How much respect did Caslin show for them and how much did he show for the democratic process that places responsibility on him, as chair of the council, to conduct business in a way that is open and allows for debate or discussion with our elected representatives before decisions on matters as important as this are made.
This smacks more of an individual who is running our regional government – that is right, our regional government, NOT HIS! – like a dictatorship than a democracy that actively engages the people we elect to serve us.
Along with the lack of respect for the role of council, where does Caslin get off flavouring this contract extension as some sort of a favour to a future council when, just this past winter, it was learned that he, as a member of Niagara’s regional police services board, and two other regional councillors on that board, Bob Gale of Niagara Falls and David Barrick of Port Colborne, decided not to move forward with an extension of now former Niagara Police Chief Jeff McGuire’s contract to 2020 – a decision that cost Niagara’s taxpayers at least $870,000.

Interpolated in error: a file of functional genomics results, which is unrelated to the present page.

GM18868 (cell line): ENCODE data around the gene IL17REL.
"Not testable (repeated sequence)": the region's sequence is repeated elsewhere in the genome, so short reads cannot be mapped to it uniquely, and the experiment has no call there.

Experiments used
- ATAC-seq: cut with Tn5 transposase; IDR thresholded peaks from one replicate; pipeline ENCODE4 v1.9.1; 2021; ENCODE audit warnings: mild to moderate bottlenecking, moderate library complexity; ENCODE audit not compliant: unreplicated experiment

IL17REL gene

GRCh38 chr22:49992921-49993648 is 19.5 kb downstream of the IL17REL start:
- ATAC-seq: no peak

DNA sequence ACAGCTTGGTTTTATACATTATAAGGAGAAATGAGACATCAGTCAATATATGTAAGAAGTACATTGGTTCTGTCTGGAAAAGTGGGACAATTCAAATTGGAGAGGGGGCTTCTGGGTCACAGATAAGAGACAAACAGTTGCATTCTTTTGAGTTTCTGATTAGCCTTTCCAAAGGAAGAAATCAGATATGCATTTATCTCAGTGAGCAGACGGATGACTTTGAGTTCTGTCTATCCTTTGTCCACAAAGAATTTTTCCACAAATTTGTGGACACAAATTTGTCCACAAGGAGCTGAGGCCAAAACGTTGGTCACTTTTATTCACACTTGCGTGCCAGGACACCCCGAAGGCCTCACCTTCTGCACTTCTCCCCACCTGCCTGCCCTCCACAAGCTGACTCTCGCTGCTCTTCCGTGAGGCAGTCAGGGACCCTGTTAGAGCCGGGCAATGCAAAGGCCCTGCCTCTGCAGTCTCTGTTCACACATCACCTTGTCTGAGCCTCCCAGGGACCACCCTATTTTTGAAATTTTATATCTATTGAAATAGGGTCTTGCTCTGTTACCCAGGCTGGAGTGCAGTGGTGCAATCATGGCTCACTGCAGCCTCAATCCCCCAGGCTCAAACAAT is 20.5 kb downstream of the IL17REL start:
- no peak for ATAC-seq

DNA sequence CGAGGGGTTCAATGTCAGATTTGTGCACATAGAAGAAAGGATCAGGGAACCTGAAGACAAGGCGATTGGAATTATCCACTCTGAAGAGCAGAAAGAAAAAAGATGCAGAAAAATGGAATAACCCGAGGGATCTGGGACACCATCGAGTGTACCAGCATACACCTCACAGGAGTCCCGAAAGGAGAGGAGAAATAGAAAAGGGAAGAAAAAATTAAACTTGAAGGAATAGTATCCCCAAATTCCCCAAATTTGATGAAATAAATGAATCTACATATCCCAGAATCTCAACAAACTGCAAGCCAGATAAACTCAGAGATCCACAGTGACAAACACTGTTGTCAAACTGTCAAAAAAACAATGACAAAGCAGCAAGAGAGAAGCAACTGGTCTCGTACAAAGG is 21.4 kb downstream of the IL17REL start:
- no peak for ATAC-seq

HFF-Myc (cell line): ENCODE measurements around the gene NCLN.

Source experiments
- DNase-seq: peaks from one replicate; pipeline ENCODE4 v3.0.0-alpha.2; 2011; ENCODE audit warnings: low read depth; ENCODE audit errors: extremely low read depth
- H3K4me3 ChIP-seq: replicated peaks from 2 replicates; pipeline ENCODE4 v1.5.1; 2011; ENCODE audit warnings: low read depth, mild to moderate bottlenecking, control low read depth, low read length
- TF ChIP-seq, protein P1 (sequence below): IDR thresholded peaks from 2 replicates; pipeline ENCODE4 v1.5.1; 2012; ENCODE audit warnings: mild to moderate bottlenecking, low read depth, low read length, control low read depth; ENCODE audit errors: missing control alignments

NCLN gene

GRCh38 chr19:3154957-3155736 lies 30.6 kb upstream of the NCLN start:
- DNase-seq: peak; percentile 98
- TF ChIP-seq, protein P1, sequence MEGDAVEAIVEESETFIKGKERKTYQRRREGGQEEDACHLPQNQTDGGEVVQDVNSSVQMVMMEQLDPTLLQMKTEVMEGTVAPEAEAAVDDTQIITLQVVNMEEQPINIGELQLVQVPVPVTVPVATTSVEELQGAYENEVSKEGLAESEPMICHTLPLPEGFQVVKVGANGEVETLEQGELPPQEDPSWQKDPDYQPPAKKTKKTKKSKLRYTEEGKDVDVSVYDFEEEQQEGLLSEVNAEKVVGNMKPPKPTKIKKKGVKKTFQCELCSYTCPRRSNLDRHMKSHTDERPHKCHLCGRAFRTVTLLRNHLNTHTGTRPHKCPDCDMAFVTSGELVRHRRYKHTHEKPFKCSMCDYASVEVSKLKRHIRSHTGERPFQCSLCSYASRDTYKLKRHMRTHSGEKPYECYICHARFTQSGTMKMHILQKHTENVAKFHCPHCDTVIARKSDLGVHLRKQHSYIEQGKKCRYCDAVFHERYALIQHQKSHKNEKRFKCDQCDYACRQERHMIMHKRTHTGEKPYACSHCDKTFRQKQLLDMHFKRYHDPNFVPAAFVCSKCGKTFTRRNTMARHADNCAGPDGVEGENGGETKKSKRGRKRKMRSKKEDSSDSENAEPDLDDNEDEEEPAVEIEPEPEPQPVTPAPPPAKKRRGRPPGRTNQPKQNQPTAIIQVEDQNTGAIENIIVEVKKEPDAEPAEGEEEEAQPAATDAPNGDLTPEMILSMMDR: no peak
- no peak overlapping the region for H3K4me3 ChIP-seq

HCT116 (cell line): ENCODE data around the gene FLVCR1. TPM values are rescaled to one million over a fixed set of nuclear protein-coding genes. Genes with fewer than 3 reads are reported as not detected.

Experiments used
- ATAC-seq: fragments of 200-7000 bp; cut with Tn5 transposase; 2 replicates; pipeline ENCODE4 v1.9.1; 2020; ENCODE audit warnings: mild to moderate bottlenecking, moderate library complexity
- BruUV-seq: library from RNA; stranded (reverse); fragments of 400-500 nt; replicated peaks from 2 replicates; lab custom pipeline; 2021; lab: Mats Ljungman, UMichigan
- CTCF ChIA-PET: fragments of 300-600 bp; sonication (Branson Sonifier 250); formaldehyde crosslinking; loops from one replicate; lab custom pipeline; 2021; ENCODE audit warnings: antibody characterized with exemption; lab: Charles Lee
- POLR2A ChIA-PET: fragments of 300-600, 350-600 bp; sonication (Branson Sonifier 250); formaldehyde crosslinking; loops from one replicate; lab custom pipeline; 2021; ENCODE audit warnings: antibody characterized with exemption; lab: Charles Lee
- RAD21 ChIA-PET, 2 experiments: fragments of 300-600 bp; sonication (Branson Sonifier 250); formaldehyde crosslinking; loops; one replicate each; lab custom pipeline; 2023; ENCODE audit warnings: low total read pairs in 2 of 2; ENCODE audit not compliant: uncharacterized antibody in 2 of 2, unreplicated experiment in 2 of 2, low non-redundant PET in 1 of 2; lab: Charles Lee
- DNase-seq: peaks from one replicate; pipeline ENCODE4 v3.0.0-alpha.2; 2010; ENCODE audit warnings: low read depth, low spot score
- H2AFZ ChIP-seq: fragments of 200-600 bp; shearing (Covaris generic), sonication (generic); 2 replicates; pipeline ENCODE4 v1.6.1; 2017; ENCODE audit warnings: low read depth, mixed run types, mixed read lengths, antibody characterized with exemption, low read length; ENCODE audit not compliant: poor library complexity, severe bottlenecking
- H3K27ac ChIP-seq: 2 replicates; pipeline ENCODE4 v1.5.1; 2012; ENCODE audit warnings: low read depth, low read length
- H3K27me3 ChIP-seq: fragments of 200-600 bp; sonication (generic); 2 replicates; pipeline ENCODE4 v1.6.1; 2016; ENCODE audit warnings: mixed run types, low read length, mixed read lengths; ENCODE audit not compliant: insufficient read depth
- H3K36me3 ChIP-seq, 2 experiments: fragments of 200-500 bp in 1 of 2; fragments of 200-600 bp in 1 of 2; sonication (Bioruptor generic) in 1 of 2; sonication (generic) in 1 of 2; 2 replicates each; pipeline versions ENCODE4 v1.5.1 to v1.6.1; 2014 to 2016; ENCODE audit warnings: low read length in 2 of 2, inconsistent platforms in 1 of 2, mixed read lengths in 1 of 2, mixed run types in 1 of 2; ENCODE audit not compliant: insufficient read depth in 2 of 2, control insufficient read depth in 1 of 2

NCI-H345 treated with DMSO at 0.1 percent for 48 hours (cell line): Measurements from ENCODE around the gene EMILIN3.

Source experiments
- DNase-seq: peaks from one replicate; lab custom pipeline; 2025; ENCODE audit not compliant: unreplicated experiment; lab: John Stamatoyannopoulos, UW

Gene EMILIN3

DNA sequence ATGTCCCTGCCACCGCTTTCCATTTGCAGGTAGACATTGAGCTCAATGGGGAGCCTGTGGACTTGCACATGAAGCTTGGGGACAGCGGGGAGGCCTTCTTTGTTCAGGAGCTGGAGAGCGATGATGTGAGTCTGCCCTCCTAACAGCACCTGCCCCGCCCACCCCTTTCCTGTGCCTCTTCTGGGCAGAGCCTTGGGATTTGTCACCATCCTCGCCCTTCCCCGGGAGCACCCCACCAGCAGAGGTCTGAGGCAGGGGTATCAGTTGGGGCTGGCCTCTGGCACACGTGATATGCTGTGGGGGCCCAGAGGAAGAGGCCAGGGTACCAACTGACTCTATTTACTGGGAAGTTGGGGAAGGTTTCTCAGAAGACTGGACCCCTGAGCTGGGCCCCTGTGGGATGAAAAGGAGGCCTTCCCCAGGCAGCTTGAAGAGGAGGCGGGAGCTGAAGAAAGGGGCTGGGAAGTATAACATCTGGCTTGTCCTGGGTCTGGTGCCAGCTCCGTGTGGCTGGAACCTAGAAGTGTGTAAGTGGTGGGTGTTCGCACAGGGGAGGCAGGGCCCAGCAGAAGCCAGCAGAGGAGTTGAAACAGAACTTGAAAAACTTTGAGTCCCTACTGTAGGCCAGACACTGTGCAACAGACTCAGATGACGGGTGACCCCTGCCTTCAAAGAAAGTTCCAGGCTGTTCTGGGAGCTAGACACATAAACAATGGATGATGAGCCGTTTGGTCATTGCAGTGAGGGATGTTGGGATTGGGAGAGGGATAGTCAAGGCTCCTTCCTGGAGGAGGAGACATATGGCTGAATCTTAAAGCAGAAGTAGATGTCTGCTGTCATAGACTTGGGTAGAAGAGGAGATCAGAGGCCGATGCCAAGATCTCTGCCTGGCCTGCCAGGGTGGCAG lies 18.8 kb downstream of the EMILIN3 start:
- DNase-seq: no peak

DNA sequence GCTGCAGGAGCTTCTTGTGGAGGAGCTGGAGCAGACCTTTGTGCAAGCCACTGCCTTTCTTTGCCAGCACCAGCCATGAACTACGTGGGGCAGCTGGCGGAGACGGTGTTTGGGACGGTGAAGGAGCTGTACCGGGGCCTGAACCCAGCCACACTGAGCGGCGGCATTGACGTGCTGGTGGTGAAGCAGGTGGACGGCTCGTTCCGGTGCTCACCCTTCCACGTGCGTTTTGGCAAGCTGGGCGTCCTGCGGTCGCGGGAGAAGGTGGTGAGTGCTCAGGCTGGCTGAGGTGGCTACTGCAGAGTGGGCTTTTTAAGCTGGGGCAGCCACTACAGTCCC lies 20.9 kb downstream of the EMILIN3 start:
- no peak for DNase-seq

When earlier this year, regional councillors questioned that decision, some of Caslin’s allies on the council argued that those who sat on the police board in the last term of council, including Thorold regional councillor Henry D’Angela and the Region’s former chair Gary Burroughs, had no business extending the life of McGuire’s contract in the final months of that term.
Yet somehow it is okay for Caslin to extend the life of D’Angelo’s CAO contract before this term of council draws to a close.
And somehow we are supposed to make sense of some of the same councillors who dumped on Burroughs and D’Angela over the extension of the police chief’s contract, now dumping on whoever else on the council may have leaked information to the media about the extension of the CAO’s contract.
Some of these councillors, including Barrick, Tony Quirk of Grimsby and Selina Volpatti of Niagara Falls, argued these leaks of information that was apparently discussed late this July in a closed session of council, are “so grievous” and are such a violation of rules of non-disclosure governing closed meetings, that they, along with questions about the integrity of the process used to hire D’Angelo to the CAO job in the first place, should be investigated by Ontario’s Ombudsman.
I have no idea who may have leaked information to, in this case, The St. Catharines Standard, about the extension of D’Angelo’s contract, but whoever they are, I believe they have performed a public service.